How I Would Have Handled John Derbyshire’s Appearance on Campus
Let’s show Derbyshire and anyone else who is paying attention that the Williams community can rise to the occasion of dealing responsibly with provocative speech. That is what our intellectual freedom is all about.
B.A., M.A., Ph.D., But Little Education
Most students need both education and training. The issue is about balance, and I believe there has been a pronounced shift away from education, and toward training.
Who Gets Into College?
According to the report, students show too much concern about their own futures and not enough about serving the community. But even if that’s true, is it the job of college admissions departments to right that wrong?
Luxurious College Apartments, Built on Debt
It is one thing to say that we need a more affordable student-loan program so that people can pay for things like tuition, books, food, basic housing. It should not be so generous that students’ lifestyle in college far exceeds what they’ll be able to afford after graduation.
The Not-So-Great Debate
No greater truths were uncovered or scholarship encouraged; our various commitments to the mainstream political climate prevented objective engagement with the material. I write about it here mainly because I hope others are spared this frustration.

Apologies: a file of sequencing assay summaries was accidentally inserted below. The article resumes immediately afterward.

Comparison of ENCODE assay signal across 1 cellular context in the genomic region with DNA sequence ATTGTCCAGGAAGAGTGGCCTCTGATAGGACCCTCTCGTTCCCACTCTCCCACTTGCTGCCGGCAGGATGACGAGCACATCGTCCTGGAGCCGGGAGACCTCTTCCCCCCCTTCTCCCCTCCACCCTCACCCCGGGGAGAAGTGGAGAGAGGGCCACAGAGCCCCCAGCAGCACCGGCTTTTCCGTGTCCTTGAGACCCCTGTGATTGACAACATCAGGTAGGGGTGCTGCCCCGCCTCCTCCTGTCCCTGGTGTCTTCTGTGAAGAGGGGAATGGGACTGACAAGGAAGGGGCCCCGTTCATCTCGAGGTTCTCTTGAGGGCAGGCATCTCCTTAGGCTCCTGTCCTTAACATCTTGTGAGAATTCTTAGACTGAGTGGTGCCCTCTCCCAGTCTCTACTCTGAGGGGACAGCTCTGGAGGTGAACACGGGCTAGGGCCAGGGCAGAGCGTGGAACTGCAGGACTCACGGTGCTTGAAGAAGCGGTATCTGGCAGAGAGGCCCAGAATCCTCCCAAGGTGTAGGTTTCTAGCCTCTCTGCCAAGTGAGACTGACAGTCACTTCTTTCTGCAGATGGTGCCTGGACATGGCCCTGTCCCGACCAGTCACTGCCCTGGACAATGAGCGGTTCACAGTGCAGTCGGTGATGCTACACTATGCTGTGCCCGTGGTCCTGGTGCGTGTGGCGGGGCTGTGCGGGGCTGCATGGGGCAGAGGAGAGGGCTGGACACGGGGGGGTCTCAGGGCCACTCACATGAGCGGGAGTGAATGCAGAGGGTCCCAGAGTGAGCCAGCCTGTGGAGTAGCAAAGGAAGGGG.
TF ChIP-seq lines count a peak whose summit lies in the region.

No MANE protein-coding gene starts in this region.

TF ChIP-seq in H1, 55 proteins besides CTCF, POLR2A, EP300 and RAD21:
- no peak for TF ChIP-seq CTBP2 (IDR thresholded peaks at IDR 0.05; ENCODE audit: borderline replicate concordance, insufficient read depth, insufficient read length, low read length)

The Federal Leviathan Is Crushing Colleges and Universities
Federal, state, and local higher education laws seem to multiply by the hour. Schools devote millions of dollars and valuable resources to comply with those rules—many of which confuse and do little to improve student outcomes.
Never judge a book by its cover—use student achievement instead
They say never judge a book by its cover. We need to start judging textbooks and other instructional materials using student achievement instead.
Bridging the Gap
Colleges, school districts and college completion groups look to strengthen connections between colleges and K-12 to try to help more students prepare to succeed in higher education.
Stanford Erupts in Controversy after Student Petition Calls for Mandatory Western Civ Classes
After a low-income freshman wrote an op-ed in the Review in defense of studying Western Civilization, the student was booted from an online chat room consisting of student peer leaders within the Stanford First-Generation Low Income Partnership.
Ten Years Later, the Duke Lacrosse Case Still Reverberates
An unwillingness to engage in any critical self-reflection is the foremost legacy of how the academy responded to the lacrosse case, at Duke and beyond.